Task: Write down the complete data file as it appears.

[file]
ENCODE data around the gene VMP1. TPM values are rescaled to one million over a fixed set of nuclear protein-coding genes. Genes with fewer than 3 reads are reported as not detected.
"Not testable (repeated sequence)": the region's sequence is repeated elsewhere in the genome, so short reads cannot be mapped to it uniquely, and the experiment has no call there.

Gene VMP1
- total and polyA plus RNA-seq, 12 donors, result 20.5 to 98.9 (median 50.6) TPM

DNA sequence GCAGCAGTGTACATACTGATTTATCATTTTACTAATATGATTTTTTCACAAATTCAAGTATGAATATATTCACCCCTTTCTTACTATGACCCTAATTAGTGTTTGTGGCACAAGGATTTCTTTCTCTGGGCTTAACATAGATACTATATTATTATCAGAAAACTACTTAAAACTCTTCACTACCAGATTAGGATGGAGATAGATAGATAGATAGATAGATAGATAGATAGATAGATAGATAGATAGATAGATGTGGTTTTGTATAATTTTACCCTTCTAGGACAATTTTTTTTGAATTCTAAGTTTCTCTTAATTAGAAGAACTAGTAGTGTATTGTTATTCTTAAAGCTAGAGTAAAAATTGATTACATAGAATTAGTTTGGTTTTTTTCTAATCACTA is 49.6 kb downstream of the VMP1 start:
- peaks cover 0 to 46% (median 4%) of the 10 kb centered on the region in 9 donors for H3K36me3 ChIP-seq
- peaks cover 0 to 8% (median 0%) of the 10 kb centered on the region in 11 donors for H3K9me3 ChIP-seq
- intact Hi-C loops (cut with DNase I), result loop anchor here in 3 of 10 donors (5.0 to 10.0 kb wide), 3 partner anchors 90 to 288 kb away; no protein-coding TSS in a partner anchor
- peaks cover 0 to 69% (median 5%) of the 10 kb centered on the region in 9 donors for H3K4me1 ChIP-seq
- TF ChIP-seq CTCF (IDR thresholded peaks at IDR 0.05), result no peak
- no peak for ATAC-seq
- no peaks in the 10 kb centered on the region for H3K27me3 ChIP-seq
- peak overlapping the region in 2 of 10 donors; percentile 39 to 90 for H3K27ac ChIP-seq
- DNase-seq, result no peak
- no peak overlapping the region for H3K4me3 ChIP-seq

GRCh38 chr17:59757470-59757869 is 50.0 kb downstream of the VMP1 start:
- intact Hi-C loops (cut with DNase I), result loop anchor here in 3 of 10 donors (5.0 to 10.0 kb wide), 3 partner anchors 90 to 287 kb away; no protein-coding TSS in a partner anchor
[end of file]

ENCODE data around the gene VMP1. TPM values are rescaled to one million over a fixed set of nuclear protein-coding genes. Genes with fewer than 3 reads are reported as not detected.
"Not testable (repeated sequence)": the region's sequence is repeated elsewhere in the genome, so short reads cannot be mapped to it uniquely, and the experiment has no call there.

Gene VMP1
- total and polyA plus RNA-seq, 12 donors, result 20.5 to 98.9 (median 50.6) TPM

DNA sequence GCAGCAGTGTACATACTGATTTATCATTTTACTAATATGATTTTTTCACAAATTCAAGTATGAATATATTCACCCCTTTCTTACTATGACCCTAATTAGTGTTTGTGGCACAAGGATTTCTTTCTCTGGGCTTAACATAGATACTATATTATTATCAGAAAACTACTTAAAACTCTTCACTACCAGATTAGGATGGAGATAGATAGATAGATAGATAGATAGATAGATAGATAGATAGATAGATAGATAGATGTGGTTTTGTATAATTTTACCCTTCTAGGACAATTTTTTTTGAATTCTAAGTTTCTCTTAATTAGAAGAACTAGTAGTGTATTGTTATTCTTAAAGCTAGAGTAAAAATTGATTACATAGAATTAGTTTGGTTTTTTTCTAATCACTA is 49.6 kb downstream of the VMP1 start:
- peaks cover 0 to 46% (median 4%) of the 10 kb centered on the region in 9 donors for H3K36me3 ChIP-seq
- peaks cover 0 to 8% (median 0%) of the 10 kb centered on the region in 11 donors for H3K9me3 ChIP-seq
- intact Hi-C loops (cut with DNase I), result loop anchor here in 3 of 10 donors (5.0 to 10.0 kb wide), 3 partner anchors 90 to 288 kb away; no protein-coding TSS in a partner anchor
- peaks cover 0 to 69% (median 5%) of the 10 kb centered on the region in 9 donors for H3K4me1 ChIP-seq
- TF ChIP-seq CTCF (IDR thresholded peaks at IDR 0.05), result no peak
- no peak for ATAC-seq
- no peaks in the 10 kb centered on the region for H3K27me3 ChIP-seq
- peak overlapping the region in 2 of 10 donors; percentile 39 to 90 for H3K27ac ChIP-seq
- DNase-seq, result no peak
- no peak overlapping the region for H3K4me3 ChIP-seq

GRCh38 chr17:59757470-59757869 is 50.0 kb downstream of the VMP1 start:
- intact Hi-C loops (cut with DNase I), result loop anchor here in 3 of 10 donors (5.0 to 10.0 kb wide), 3 partner anchors 90 to 287 kb away; no protein-coding TSS in a partner anchor